The key to calculating Enterprise Social Networking ROI is to keep it simple.
If you dig under the surface enough, there is often a monetary benefit staring you right in the face…
A lot of debate goes on about the Return on Investment (ROI) of Enterprise Social Software… in my opinion probably too much debate. Sometimes the answer to making a business case is more straightforward than people think. In this post I’ll give an example of how an investment of £75K for an enterprise social networking solution was justified.
First of all, the technology itself is not important, so rather focus on what it will do to improve the organisation (tangibly or intangibly), and/or derive bottom-line benefit… in a normal business this boils down to the following question: how does it help you achieve an organisational objective, financial or otherwise?
An actual example
For example of a financial benefit, one technology organisation that I have worked with holds regular regional meetings for their European sales managers. Typically, they get together for 2 days every 1 or 2 months in a European city. These meetings are very valuable because these people all work in different countries, and never really see each other face to face outside of these get-togethers. It’s a great way for people to bond, for new starters to become integrated into the ‘virtual team’ and for everyone to share new ideas, success stories and best practices.
The “business-as-usual” way of doing things:
A typical event runs over 2 days; on day 1 they discuss some of the latest issues such as new competitive threats, latest product offerings, and top issues from “the field”. Of course they have the obligatory evening social event (which is great for team bonding) and then day 2 is all about making decisions and taking action based on the discussions from day 1.
Room for improvement?
This is all great, but there were a number of opportunities here for increasing effectiveness.
- The 2 day event is quite expensive just in terms of venue hire, accommodation and catering (£80K to £175K depending on number of people).
- Day 2 was the only day where decisions were being made, day 1 was just a necessary precursor to this happening.
- There was no continuation of the discussion and team interaction between these events.
- New starters were very dependent on these events for getting to know their counterparts and becoming more effective.
So how has an enterprise social networking solution helped them, and how do they measure this benefit?
- Discussion around important issues now happens on a day-to-day basis rather than once every few months. Due to these virtual conversations, the physical events can focus on “day 2 – making decisions” rather than needing a whole day prior for discussion workshops. This reduces the time required from 2 days down to 1 day, which is a significant cost saving of around £45K – £75K per event depending on location.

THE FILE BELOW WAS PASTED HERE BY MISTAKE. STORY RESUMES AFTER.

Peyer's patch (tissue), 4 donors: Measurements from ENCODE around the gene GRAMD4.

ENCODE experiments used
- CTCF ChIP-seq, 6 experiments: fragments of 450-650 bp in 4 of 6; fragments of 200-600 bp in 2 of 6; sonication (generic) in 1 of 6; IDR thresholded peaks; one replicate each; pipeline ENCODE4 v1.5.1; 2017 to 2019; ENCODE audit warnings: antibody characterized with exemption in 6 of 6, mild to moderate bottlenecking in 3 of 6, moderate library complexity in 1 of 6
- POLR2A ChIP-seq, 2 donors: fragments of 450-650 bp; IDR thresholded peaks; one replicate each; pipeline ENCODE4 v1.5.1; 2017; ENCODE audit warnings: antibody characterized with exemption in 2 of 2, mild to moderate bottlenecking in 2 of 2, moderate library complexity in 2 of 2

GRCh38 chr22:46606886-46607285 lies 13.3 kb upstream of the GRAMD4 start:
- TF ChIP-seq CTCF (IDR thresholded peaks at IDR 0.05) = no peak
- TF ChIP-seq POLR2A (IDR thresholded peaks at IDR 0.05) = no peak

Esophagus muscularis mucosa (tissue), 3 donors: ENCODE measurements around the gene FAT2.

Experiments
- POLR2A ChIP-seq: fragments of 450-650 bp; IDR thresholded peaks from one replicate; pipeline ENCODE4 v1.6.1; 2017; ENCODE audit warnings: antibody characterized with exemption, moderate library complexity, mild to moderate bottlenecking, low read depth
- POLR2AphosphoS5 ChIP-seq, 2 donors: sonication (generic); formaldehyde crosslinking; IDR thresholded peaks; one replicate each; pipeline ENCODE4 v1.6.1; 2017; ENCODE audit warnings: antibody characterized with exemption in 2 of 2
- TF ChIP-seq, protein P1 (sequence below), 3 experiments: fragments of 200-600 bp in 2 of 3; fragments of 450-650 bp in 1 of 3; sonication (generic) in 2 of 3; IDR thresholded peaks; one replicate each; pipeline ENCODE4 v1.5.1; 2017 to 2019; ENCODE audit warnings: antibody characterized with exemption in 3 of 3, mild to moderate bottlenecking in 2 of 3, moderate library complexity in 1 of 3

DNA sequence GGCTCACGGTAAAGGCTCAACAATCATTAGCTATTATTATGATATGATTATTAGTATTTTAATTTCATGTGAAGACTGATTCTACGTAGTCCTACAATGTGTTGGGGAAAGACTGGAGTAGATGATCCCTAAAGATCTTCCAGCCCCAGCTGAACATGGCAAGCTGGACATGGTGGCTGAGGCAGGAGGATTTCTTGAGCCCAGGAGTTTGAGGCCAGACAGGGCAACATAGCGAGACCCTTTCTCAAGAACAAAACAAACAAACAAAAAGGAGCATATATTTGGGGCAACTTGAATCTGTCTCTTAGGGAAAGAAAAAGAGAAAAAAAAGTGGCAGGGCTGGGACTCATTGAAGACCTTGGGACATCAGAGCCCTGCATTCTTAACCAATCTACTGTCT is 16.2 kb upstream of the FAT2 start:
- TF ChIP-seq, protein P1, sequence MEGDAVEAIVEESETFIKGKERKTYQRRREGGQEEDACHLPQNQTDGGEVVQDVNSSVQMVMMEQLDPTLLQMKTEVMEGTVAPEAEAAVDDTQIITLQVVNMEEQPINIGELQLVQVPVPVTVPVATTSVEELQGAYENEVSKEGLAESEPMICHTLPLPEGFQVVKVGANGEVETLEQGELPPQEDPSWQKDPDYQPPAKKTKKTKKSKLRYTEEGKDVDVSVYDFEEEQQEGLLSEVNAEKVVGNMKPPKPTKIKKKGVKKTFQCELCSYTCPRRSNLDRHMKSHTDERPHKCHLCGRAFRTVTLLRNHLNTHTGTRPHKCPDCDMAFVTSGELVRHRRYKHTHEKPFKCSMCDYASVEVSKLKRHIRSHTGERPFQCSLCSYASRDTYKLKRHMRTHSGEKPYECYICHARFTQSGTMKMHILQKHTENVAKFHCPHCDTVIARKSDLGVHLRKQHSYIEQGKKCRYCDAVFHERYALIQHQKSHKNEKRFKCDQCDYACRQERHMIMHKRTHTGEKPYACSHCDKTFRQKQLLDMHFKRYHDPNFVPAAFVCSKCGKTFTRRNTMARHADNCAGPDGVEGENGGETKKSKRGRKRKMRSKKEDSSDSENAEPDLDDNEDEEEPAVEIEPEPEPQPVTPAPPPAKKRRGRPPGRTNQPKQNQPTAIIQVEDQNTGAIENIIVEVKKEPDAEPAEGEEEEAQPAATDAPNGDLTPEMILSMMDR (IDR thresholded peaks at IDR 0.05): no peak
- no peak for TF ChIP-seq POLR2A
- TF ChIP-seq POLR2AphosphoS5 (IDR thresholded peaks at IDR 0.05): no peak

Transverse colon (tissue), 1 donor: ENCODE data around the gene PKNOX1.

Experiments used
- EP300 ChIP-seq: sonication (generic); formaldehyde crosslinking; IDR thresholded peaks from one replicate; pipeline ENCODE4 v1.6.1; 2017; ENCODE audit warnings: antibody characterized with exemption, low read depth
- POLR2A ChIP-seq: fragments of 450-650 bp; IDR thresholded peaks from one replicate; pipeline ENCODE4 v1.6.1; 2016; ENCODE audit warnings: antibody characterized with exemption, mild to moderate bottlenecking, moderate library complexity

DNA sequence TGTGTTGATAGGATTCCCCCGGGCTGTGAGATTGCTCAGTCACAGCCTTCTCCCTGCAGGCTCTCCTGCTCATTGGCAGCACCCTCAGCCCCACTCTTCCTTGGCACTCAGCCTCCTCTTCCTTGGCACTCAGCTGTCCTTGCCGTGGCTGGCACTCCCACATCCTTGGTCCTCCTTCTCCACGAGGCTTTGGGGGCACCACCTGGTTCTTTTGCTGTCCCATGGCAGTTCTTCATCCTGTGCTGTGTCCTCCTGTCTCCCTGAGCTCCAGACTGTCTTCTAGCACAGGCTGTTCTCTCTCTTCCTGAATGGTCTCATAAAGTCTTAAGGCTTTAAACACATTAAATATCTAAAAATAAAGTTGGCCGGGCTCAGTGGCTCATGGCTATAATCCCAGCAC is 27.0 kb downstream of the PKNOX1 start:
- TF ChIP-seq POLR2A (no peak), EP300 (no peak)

- Competitive threats can be addressed much faster, and the opinions and insight of many employees can be captured because there is no dependency on time zone or location.
- New starters can ramp up very quickly because all past interactions are captured in a transparent (yet secure) way. They can also get to “know” their geographically dispersed team members before actually meeting them, because everyone has a personal profile that shows their photo, background, bio, skills and expertise, and connections to others. There is a specific payback & return based on new starter ramp up time which I’ll cover in another post.
- Success stories are now told as they happen, which energises the sales teams in other subsidiaries and reinforces the unity of this large “virtual sales team”.
So, some of these benefits are tangible and some are intangible. I don’t think one is necessarily more important than the other, but when it comes to justifying expenditure, it’s quite important to present tangible benefits such as a cost saving or increased revenue opportunity, with the intangibles reinforcing your case and making it more appealing.
The bottom line
In this instance, forking out £75K in order to save £90K (2 events, saving £45K each) within 6 months made the investment decision simple and straightforward. The intangible benefits are probably even more valuable than this, but intangibles alone are not going to justify an investment unless the amount of £££ is extremely low.
Coming up with this justification had nothing to do with technology or tools, it was about “what does it enable us to better than we do today, and will that improve our organisation and save us money”.
If you have any examples of how you have made your business case for investment, I’d love to hear it!